Got a view? - E-mail us at

REGIONAL MEDIA HEAD - Jim Hytner, president G14, Universal McCann

"Nothing operationally changes with the new Mediabrands struucture - there will continue to be regional clients and an EMEA team and an APAC team and regional specialist teams.

"The question we asked was: 'How do we better serve our clients, as well as leapfrogging the competition?' We talk to clients such as Burberry, Coca-Cola and BMW and, while they operate regionally, they also think in terms of strategically important markets.

"So if you continue to operate regionally, and bring the focus markets together (G14) under one leader, then you potentially get a double-whammy: investment in better people and tools for local and global clients, and an ability to add value to global clients on an entirely different level."

REGIONAL HEAD - Paul O'Donnell, vice-chairman, Ogilvy Group EMEA

"One of my favourite aphorisms from Sir Martin Sorrell is that 'the 21st century is no place for tidy minds'.

"This is certainly the case when it comes to trying to determine the best way to organise an international marketing services business. The shifting sands of the economic and geopolitical backdrop, market growth, discipline share of wallet, and major client priorities all make settling on a 'perfect' organisational structure almost impossible.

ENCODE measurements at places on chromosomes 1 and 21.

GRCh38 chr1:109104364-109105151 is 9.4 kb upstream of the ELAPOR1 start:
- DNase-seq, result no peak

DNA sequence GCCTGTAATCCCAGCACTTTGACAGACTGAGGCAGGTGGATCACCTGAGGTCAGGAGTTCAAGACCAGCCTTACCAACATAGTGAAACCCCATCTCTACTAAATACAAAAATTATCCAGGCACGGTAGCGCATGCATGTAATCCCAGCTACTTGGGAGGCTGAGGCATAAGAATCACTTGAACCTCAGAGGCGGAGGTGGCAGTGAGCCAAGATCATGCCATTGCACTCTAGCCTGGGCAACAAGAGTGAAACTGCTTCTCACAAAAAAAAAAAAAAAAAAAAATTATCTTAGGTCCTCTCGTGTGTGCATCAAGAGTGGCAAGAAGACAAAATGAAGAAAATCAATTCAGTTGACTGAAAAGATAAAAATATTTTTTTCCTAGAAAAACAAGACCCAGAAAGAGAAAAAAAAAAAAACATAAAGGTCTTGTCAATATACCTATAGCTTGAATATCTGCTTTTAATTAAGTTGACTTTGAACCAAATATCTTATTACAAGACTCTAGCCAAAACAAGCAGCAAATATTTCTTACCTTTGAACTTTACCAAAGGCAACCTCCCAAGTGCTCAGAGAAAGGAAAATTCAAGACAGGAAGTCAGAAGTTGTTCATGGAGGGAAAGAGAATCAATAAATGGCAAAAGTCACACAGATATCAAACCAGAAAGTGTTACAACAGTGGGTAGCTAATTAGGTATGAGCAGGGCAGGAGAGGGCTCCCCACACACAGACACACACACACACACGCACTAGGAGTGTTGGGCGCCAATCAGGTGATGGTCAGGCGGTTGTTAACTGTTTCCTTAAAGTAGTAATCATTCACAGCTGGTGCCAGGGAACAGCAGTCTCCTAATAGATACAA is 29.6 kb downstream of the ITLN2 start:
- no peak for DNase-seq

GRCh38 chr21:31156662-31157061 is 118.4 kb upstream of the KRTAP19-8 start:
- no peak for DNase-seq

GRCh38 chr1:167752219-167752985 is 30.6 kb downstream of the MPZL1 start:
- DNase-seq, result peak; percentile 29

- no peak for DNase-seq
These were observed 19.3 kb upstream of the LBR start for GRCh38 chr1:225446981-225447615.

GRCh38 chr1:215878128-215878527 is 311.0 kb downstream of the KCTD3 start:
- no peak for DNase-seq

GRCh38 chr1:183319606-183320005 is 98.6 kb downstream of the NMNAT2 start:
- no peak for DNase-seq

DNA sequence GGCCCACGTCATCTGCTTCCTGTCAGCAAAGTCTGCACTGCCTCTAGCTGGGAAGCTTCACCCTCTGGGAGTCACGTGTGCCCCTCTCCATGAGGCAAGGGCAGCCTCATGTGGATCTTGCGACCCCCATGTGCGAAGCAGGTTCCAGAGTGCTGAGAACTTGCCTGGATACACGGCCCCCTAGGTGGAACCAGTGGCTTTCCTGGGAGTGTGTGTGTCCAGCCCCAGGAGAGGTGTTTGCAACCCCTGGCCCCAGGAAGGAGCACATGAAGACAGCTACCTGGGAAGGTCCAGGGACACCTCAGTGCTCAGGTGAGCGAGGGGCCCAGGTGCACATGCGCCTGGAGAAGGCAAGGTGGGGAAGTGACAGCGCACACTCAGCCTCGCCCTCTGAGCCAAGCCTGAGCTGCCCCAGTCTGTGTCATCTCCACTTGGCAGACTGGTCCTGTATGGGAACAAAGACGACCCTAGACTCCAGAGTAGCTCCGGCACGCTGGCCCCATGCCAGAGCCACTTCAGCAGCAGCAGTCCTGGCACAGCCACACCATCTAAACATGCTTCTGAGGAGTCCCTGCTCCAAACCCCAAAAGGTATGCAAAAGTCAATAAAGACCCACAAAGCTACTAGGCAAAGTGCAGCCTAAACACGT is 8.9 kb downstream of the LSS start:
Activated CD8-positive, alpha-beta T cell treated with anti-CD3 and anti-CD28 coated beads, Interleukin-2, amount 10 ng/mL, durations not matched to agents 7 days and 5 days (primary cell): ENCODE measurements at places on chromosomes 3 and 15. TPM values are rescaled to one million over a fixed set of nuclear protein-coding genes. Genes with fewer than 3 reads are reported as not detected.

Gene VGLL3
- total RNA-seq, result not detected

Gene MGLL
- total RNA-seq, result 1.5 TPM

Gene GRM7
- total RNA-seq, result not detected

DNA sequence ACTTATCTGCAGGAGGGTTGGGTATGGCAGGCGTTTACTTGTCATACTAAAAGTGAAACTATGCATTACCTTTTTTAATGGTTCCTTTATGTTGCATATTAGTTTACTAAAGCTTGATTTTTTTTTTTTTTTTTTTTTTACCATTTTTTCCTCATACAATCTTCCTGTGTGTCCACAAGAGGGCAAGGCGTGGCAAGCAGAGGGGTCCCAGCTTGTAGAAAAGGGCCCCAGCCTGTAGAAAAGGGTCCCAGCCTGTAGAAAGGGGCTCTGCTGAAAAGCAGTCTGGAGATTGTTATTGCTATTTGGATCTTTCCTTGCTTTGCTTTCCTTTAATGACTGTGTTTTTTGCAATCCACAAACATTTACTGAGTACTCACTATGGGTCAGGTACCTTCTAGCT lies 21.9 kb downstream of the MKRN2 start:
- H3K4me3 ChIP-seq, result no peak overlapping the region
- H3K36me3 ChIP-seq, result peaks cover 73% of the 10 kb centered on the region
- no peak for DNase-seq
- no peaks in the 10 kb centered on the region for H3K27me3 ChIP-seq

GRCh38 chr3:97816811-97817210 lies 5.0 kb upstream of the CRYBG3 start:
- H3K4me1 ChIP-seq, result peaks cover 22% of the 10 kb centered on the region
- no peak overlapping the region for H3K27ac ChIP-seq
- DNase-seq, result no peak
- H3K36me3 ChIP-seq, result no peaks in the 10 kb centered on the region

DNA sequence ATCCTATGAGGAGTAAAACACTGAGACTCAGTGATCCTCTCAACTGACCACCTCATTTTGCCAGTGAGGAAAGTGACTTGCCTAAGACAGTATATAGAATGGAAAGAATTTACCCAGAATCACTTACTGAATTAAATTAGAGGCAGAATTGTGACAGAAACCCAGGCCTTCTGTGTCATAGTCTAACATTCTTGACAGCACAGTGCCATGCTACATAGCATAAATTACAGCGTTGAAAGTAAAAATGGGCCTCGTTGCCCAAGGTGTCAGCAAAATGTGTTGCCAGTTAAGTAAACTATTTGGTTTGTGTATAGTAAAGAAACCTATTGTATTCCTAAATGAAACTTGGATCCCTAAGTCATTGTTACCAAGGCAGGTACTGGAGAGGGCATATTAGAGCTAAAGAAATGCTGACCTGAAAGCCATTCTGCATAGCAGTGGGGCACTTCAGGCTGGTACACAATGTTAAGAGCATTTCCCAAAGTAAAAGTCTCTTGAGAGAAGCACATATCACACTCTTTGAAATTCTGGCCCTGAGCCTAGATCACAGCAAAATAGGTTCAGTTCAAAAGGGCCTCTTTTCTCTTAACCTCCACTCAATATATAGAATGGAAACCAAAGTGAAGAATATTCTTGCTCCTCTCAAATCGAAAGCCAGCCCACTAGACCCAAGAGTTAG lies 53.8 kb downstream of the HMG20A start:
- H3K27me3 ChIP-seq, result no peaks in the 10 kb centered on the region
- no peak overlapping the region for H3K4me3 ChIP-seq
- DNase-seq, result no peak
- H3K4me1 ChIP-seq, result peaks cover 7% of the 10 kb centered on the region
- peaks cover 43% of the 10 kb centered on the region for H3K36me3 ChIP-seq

"In many ways, I applaud Mediabrands' new global structure, if only because of its bold and radical nature. That said, it also smacks a little of a rather too direct an interpretation of an idea floated at a weekend retreat at the Harvard Business School."

NETWORK HEAD - Chris Pinnington, global chief operating officer, Euro RSCG Worldwide

"It's an interesting move, but I'm not convinced it's that beneficial. Most clients stick to traditional geographical structures with regional hubs and few have adopted a G14 structure as it's simply not that efficient to operate.

"It makes sense that the regional CEO responsible for Brazil also manages Argentina and Chile as clients frequently want their business handled regionally and expect to deal with experts who really understand the regions and can constantly visit the countries.

"Remove Brazil to a G14 CEO and you lose that efficiency/knowledge. Also, global structures tend to be focused on the G14 anyway. I have a global job and I naturally spend more time on key markets such as Brazil, Russia and China."

MEDIA NETWORK HEAD - Nick Emery, global chief strategy officer, Mindshare

"The Mediabrands move is a catch-up, not a leap ahead. We successfully manage more business for more clients in the BRIICS (Brazil, Russia, India, Indonesia, China, South Africa) and next 11 than any other network.

"Everyone is looking at BRIICS and the next 11 as core growth markets. On the surface, the Mediabrands move grabs a headline. In reality, it's divorced from IPG and client financial structures and adds an unnecessary extra layer of management.

"It creates unwieldy regions for any kind of hands-on leadership and creates a disconnect from client structures. You have to link structure with the ability to manage the numbers."